• Level 1 classes usually take place over three days, with a significant portion of the class taking place on the snow instead of indoors or online. Because avalanche accidents require the wrong combination of people, conditions, and terrain, most Level 1 classes will focus on these three topics. A reasonable goal would be for yourself and all your partners to take a Level 1, and commit to putting the education into practice.
  • The Level 2 is also typically a three-day course, and gets into more detail on the same topics as a Level 1 (people, conditions, and terrain). Often the emphasis is on conditions, to better reduce uncertainty when no regional avalanche forecast is available. 

Wilderness medicine classes are very relevant to dealing with emergencies in avalanche terrain. Usually, Wilderness First Aid is introductory and lasts a few days; Wilderness First Responder is more thorough and lasts around a week; and Wilderness EMT borders on professional-level training – taking at least several weeks to achieve.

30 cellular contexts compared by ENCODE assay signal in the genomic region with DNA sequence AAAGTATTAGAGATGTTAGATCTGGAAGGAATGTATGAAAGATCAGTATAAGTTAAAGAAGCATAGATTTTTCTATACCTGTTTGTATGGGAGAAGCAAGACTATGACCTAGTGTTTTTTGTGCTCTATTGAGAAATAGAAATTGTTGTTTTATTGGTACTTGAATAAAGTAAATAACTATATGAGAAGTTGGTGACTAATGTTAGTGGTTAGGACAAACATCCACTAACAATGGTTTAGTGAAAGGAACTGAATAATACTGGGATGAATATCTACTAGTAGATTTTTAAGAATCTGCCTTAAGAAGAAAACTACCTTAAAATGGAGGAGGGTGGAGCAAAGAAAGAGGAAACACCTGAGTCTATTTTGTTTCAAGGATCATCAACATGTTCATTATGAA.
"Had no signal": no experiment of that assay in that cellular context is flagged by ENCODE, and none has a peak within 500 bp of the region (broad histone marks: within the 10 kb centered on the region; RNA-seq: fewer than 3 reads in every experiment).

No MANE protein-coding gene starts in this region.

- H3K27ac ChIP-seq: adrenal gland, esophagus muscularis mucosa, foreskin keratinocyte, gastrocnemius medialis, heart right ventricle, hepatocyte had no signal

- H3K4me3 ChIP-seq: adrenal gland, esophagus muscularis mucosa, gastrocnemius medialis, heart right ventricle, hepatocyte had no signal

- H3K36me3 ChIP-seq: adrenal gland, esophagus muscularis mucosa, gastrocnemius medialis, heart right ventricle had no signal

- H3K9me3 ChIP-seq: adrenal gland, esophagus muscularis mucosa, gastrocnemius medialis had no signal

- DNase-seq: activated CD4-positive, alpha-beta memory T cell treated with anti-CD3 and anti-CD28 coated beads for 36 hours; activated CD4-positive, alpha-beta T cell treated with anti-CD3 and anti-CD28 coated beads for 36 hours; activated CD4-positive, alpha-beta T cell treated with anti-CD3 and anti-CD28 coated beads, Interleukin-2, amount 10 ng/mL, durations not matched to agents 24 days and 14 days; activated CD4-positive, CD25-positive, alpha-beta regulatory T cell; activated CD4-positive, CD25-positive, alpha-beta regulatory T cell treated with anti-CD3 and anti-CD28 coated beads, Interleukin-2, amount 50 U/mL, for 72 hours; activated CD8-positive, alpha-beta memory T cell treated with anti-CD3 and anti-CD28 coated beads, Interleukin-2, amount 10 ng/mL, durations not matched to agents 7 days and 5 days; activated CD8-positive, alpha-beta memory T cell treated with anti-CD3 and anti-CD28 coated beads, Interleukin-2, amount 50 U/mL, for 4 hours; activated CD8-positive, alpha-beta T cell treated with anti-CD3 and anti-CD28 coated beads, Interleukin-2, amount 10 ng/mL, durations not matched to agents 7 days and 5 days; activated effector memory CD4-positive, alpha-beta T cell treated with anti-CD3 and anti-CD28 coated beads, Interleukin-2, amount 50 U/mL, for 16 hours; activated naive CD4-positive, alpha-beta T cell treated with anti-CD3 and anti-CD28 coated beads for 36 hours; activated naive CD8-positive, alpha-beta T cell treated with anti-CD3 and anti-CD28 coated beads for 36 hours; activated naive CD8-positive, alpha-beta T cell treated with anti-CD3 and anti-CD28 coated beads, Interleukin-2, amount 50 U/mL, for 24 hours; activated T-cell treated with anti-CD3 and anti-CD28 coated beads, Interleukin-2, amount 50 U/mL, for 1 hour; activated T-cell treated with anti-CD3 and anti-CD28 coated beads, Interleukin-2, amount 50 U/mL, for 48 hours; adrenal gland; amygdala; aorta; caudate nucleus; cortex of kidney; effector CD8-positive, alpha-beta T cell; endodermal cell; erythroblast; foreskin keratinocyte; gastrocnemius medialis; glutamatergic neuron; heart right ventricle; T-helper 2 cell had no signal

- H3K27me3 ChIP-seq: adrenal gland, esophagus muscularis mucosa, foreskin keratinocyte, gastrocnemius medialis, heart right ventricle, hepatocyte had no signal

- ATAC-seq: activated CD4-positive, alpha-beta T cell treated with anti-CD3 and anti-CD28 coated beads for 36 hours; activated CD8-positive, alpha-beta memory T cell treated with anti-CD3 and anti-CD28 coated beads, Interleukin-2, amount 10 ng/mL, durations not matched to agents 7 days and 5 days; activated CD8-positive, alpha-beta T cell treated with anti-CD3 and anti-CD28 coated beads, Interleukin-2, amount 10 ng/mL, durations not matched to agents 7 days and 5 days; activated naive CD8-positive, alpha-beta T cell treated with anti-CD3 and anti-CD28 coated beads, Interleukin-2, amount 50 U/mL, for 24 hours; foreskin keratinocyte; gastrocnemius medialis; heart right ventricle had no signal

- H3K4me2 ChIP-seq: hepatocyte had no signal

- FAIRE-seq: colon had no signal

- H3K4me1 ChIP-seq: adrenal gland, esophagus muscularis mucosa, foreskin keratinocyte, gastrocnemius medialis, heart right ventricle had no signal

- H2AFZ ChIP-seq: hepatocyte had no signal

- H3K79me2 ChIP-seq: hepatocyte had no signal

In general, all wilderness medicine classes teach students to “pack and ship” – to assess, stabilize, and evacuate patients. It’s important to recognize that far from the trailhead, there’s often not much more to be done for an injured partner. Getting them back to the trailhead without causing more harm, or deciding when to stop messing around and call for outside assistance, might be the best that you can do. 

As with avalanche education, all the medical training available does no good it if can’t be implemented. Besides checking with your partners regarding their level of training, also make sure they carry first aid kits to put that training to use if it’s needed.

Tangible Qualities

Riding/skiing skill is an easy quality to observe and consider in your partners. On some days, you may not want to invite people who can’t reliably travel in the terrain you have in mind. On other days, you may appreciate the company of partners regardless of their skill.